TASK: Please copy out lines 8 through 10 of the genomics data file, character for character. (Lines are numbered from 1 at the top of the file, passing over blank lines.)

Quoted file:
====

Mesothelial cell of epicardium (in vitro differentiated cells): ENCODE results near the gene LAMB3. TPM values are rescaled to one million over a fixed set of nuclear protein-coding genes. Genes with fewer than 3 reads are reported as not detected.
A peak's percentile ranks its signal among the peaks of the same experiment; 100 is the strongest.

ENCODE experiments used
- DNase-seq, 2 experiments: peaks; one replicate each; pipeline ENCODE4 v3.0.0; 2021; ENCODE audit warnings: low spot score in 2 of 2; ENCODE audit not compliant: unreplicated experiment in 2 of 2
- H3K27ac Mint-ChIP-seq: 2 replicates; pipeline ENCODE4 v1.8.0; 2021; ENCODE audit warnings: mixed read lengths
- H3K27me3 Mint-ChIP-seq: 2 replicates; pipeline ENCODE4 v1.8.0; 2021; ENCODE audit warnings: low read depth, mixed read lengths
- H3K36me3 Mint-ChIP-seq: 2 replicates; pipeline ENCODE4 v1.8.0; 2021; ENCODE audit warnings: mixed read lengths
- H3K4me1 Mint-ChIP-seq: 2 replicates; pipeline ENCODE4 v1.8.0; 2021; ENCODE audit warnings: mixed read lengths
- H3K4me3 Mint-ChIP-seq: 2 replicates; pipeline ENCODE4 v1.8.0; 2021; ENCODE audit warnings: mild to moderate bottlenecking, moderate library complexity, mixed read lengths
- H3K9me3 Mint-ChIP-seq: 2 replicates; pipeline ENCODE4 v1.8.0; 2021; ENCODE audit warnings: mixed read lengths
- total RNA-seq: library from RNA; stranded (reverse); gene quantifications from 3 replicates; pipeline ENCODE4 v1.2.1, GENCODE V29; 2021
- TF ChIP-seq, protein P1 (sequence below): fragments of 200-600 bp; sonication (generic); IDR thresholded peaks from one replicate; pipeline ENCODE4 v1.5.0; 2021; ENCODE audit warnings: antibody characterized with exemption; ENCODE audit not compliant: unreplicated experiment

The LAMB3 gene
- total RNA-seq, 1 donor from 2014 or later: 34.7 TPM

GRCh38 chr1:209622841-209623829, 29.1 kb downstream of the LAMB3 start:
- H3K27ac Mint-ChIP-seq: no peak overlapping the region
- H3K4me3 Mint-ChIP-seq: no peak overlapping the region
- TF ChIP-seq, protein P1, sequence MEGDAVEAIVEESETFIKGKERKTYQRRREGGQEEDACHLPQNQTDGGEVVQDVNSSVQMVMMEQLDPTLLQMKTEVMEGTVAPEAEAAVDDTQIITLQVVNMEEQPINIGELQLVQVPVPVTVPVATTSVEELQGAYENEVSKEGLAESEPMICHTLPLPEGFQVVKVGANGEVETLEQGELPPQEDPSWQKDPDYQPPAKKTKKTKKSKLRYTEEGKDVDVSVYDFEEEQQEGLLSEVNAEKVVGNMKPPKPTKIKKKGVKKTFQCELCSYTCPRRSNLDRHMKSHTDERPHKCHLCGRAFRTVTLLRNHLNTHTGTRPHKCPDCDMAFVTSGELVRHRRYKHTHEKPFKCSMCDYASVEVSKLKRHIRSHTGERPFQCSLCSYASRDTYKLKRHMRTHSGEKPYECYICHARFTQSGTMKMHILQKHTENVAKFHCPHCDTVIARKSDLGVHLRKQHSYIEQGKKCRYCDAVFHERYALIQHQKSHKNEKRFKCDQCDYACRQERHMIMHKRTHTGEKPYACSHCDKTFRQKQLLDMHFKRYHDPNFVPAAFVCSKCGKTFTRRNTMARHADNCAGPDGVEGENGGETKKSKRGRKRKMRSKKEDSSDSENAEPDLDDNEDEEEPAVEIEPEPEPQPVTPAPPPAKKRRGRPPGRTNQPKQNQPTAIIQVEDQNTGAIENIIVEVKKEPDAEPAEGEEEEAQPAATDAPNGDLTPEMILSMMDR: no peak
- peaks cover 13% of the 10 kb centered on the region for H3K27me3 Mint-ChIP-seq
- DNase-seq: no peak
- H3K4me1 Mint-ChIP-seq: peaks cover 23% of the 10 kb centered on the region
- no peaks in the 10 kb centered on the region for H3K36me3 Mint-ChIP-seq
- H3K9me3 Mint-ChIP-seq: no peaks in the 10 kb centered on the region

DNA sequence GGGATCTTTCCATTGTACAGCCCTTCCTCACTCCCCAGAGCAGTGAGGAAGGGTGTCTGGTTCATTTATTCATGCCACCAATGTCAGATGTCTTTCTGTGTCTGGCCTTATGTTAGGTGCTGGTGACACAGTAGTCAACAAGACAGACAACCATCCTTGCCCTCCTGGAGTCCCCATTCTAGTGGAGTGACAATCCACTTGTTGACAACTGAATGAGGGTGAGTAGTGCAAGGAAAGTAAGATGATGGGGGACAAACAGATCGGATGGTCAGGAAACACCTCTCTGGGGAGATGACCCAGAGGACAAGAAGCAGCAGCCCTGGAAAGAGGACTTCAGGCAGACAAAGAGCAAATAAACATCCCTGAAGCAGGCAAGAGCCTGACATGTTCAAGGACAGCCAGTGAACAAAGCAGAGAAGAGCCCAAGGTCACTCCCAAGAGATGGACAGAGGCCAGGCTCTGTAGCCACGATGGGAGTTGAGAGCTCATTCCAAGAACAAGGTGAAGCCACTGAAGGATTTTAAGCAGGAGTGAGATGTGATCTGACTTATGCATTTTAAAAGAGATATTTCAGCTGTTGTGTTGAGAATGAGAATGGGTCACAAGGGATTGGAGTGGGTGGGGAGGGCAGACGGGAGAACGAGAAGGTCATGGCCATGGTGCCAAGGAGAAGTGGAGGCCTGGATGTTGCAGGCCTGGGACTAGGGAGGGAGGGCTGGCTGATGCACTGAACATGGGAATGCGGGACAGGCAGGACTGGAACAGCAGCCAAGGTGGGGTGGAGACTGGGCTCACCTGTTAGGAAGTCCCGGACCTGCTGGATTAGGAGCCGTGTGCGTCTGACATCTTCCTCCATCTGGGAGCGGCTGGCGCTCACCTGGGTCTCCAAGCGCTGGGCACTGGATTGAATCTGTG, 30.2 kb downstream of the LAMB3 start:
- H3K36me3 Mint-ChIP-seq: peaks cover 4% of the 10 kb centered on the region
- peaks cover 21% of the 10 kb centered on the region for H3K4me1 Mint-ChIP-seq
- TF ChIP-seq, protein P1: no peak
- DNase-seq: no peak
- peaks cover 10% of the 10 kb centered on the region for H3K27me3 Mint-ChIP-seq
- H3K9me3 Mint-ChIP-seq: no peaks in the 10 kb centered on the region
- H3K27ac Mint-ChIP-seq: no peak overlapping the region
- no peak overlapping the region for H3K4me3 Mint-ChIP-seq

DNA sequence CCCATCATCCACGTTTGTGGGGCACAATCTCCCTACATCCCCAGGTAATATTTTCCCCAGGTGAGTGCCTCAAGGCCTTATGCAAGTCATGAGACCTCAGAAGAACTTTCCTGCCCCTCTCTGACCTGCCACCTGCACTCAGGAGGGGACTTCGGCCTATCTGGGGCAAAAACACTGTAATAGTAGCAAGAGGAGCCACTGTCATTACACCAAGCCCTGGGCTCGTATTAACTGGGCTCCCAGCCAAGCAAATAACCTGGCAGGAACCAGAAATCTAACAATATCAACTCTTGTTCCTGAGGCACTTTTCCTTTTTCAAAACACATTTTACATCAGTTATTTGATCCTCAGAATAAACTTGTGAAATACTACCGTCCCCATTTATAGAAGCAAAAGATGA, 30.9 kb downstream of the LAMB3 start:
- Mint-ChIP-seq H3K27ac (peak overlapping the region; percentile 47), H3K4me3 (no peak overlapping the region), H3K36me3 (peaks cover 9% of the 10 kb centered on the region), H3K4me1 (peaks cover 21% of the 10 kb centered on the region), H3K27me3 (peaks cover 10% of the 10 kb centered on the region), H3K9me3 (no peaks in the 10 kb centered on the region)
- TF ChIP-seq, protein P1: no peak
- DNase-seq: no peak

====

- H3K4me1 Mint-ChIP-seq: 2 replicates; pipeline ENCODE4 v1.8.0; 2021; ENCODE audit warnings: mixed read lengths
- H3K4me3 Mint-ChIP-seq: 2 replicates; pipeline ENCODE4 v1.8.0; 2021; ENCODE audit warnings: mild to moderate bottlenecking, moderate library complexity, mixed read lengths
- H3K9me3 Mint-ChIP-seq: 2 replicates; pipeline ENCODE4 v1.8.0; 2021; ENCODE audit warnings: mixed read lengths